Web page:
Spam. Nobody likes it. Not even with eggs and peanut butter cups. And Twitter can be a confusing, high-trafficked site. Like the rest of social media, Twitter’s function is to be, you guessed it, social.
Authors love (as they should) Twitter for reaching out to readers, connecting with authors and industry professionals, and building their platforms. The downfall many run into when tweeting is the absolute spammy nature of their posts.
“On sale now! NAME OF BOOK – Get Yours Today – LINK”
“‘She whispered, ‘I saw the murderer.’ Paranormal Mystery – NAME OF BOOK – LINK”
“Latest #blog – #Author BLAH BLAH’s NAME OF BOOK – LINK”
You have a problem. You are a Twitter Twit.
Harsh words. I know. But think about it. Do you like seeing your feeds filled with nothing but hard and soft selling? No. So why do it to the people who follow you?
What about Facebook?
Sometime over the years we saw FB de-evolve into people’s to-do lists. You know, they looked something like:
Grocery shopping, edits, maybe time for the park later, and then macaroni and cheese for dinner.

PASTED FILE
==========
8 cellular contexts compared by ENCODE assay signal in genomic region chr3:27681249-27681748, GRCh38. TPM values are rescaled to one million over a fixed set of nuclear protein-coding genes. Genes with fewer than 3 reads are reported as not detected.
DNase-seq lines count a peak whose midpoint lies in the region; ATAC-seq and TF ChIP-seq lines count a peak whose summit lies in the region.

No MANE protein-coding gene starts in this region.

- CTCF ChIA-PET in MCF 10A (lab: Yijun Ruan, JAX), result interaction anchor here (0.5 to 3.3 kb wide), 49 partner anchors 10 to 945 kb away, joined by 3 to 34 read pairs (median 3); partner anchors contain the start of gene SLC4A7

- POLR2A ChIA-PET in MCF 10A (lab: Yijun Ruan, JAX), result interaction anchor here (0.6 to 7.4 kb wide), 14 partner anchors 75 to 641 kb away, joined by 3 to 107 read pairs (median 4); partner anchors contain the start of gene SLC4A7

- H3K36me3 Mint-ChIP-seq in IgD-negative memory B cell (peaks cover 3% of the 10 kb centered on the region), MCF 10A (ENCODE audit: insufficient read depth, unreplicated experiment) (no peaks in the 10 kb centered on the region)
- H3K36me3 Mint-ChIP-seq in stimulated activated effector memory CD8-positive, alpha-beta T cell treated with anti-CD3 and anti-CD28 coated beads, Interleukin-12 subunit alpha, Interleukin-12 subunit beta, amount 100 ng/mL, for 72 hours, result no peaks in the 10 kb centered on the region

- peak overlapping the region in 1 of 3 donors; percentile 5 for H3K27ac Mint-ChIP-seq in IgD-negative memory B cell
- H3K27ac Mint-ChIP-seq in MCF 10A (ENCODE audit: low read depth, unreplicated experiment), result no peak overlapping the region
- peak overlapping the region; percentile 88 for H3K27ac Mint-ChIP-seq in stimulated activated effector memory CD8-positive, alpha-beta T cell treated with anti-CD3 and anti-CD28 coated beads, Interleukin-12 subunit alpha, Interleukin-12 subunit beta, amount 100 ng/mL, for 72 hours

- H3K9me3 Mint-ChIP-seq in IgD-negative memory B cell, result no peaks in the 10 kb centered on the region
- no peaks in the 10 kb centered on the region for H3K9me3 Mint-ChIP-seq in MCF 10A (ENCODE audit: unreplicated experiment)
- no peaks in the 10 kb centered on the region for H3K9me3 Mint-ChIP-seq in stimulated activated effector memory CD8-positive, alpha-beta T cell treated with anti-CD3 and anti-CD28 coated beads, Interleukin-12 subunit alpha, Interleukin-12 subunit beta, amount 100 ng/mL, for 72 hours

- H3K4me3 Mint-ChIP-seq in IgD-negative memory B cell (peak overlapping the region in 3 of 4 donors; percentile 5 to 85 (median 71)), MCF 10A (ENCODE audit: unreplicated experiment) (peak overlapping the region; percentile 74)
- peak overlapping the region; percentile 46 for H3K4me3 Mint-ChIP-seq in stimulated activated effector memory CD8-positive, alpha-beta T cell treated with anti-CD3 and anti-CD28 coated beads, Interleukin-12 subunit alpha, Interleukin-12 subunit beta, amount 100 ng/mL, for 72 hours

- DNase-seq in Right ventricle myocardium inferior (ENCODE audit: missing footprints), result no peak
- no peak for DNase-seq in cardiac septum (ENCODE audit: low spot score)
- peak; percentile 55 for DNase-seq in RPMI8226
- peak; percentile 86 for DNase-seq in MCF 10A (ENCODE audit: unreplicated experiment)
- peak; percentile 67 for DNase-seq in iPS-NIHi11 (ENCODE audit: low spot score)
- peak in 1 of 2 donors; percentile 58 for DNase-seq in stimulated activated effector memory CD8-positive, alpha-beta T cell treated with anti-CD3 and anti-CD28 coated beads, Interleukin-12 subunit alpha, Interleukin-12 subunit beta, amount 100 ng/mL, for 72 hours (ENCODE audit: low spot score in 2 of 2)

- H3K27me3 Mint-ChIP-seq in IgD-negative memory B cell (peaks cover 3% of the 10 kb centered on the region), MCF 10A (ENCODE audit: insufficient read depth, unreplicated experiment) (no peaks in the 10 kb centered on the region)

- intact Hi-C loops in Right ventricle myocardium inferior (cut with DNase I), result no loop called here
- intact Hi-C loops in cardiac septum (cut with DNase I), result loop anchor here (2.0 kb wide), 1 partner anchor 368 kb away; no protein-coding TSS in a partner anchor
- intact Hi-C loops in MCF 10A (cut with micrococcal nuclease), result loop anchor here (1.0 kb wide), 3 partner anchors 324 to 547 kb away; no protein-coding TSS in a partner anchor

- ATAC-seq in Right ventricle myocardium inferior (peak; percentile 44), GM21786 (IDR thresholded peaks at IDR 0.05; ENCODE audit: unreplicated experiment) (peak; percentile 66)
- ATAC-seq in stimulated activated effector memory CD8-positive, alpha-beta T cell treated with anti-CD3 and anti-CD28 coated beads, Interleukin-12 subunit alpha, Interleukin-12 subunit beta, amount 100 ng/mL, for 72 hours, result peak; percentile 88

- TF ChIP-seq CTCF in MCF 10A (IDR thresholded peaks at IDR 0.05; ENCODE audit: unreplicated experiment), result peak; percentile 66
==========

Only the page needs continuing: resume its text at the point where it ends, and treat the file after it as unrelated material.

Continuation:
Although they tend to much more long winded than that example. FB became void of thought or comment. Slowly Twitter is doing the same, only it’s chocked full of ads of all shapes and sizes.
A few ads aren’t bad.
There is nothing wrong with announcing blog articles or prizes you’ve won or when your book is on sale. Just remember that for every one of those you post roughly 3 billion other people are posting one or two of their own. That begins to look like an advertisement agencies portfolio in quick fashion.
Instead why not try injecting thought or comment into Twitter again? Don’t panic. They don’t have to
be original thoughts or comments (although those are best). They can be famous quotes, followed by your reaction or thought; they could be a funny picture you found online, followed by your reaction or thought.
Do you see a pattern? The vital aspect is… followed by YOUR thought or reaction.
Don’t be a Twitter twit. Remember to vary your tweets with real thought, real reaction. Spam-bots make terrible friends.
To learn more about how to use social media the right way, see my post here.
BC Brown is the author of four novels and has participated in multiple short story anthologies. Having committed almost every ‘bad deed’ in the book of ‘How to Be An Author’, she now strives to educate other writers through humor and simple instruction.
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